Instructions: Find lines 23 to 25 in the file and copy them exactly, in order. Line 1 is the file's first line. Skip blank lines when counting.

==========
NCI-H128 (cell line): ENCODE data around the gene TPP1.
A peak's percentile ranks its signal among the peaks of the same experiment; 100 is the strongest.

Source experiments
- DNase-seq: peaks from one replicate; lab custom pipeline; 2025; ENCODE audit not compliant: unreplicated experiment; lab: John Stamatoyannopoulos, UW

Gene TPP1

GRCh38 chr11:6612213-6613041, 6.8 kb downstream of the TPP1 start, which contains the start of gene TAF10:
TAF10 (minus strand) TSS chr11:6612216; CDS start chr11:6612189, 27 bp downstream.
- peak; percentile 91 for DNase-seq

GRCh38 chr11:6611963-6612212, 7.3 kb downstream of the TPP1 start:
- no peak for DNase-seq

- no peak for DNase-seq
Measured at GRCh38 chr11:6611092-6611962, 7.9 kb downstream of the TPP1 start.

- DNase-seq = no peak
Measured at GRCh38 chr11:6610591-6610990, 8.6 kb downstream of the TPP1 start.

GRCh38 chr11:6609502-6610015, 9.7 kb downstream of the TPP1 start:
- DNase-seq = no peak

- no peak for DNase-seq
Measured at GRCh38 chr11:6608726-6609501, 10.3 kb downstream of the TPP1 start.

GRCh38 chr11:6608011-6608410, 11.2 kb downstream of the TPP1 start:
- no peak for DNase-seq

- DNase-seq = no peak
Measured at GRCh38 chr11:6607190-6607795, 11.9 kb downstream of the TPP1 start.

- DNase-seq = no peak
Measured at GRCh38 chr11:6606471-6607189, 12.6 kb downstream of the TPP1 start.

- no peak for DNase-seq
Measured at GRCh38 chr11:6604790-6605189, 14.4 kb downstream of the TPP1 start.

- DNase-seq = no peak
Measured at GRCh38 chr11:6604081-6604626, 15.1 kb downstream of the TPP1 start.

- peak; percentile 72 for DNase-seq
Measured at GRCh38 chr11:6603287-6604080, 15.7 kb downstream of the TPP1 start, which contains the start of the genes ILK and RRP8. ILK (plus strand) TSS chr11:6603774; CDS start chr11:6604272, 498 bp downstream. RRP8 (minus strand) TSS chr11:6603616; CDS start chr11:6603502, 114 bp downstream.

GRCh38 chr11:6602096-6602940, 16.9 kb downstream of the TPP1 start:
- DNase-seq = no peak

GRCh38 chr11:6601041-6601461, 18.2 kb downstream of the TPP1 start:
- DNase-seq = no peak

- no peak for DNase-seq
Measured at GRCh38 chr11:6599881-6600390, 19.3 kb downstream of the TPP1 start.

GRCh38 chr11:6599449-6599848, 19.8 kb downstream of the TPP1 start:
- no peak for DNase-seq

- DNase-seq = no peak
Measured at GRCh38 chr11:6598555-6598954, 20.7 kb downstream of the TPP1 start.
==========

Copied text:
- DNase-seq = no peak
Measured at GRCh38 chr11:6606471-6607189, 12.6 kb downstream of the TPP1 start.

- no peak for DNase-seq